PFAS bills clear first hurdle, opposition emerges from coalition of companies

A batch of bills that would limit or ban the use of PFAS chemicals in Minnesota cleared its first legislative hurdle Thursday.

PFAS chemicals have a long history in the East Metro after the groundwater for thousands of people was contaminated by the so-called "forever chemicals."

"While the attention has been on the East Metro wells and aquifers, water all over the state is impacted," said Avonna Stark of Minnesota Clean Water Action.

Man-made chemicals do not break down naturally in the environment and have been linked to serious health problems like cancer.

At the Minnesota State Capitol, DFL lawmakers are pushing a batch of bills that would limit or ban the use of PFAS chemicals altogether.

"Preventing the pollution of these persistent chemicals is necessary to protect human health and the environment," said Tom Johnson of the Minnesota Pollution Control Agency during a senate committee hearing held Thursday afternoon.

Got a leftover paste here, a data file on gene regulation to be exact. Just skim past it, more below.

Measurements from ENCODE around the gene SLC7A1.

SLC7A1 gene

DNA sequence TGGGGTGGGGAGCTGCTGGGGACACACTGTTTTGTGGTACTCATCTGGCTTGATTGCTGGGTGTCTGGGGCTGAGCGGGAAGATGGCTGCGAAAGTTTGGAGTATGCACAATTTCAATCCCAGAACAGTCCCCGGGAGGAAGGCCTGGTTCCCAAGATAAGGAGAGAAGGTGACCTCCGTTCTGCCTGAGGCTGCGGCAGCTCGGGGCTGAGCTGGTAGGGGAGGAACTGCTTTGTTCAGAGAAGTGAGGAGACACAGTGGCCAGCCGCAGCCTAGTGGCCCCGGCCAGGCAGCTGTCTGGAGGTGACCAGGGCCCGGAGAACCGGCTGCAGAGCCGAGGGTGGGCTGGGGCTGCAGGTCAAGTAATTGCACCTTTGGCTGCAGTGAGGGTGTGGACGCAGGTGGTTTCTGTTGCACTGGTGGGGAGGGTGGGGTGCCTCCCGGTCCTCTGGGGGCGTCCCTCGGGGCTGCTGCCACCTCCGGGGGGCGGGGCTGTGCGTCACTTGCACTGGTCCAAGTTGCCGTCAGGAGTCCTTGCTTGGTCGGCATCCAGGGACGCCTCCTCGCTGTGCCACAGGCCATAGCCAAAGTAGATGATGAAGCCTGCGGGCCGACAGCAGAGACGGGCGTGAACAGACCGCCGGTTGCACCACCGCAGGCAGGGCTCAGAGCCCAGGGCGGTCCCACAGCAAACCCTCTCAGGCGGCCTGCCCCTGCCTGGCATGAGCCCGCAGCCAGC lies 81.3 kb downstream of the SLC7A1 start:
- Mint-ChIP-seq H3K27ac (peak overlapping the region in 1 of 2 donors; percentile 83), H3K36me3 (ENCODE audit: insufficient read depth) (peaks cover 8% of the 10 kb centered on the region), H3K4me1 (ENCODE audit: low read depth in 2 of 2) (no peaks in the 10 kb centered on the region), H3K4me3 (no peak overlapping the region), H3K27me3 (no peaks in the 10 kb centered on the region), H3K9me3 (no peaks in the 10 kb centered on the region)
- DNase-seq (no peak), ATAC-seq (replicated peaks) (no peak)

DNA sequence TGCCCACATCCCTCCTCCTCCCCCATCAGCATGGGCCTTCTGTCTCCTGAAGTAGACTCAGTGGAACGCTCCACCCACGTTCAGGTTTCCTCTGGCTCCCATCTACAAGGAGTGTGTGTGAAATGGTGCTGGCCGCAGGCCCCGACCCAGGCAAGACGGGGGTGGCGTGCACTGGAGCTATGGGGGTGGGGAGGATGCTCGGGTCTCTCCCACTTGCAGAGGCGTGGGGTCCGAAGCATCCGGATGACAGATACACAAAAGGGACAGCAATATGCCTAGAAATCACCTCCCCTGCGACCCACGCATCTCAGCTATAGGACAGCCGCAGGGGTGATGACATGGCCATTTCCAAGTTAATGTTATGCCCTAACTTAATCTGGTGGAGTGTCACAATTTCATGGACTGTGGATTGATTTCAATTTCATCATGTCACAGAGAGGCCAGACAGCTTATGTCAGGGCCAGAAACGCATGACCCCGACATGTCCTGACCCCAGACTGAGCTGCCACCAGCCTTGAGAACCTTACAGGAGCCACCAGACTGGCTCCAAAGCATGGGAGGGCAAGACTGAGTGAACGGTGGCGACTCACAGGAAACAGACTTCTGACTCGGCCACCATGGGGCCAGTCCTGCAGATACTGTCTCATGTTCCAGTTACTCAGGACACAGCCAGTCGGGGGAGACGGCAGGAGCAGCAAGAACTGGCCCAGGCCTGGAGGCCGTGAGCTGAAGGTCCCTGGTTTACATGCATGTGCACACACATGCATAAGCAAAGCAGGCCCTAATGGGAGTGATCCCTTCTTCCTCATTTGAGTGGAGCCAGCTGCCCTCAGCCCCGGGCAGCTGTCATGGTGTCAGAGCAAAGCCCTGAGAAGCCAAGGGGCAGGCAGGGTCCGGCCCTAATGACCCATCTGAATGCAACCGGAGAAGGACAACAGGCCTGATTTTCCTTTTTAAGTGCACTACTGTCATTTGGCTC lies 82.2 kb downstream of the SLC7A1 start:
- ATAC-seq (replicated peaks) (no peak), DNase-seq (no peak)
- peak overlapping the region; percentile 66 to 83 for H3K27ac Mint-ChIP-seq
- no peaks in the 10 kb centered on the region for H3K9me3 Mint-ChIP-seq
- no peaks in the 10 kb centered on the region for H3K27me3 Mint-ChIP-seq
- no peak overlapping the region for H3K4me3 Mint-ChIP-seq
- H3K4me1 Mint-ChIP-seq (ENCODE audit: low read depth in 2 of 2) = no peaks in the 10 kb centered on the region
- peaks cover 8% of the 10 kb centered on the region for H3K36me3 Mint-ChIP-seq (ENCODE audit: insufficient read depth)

Senate File 834 would ban the sale of products containing intentionally added PFAS chemicals – including items like cleaning products, cookware, cosmetics and juvenile products as early as the year 2025.

During a meeting of the Senate Environment Committee, lobbyists for a variety of manufacturers and companies testified against SF 834.

A coalition of 60 companies and associations signed a letter to the committee to oppose SF 834, calling it "overly broad" with the potential to ban "thousands of products from sale and transport" into Minnesota.

"We urge the committee to follow the science when considering such far-reaching restrictions," said Christopher Finarelli of the Household and Commercial Products Association. "We’re concerned there hasn’t been a sufficient scientific evaluation of the thousands of diverse chemistries this bill seeks to eliminate."

Backers of the bills are gearing up for a two-chamber effort.

"I really do think this is a very complex issue. But I do think that these bills that we're working on are bills that have been kind of through the process a couple of times, and they will do what we're looking to achieve," said Rep. Jeff Brand (DFL).

Other bills being considered would limit the use of PFAS in firefighting foam and create disclosure requirements for products that contain the chemicals.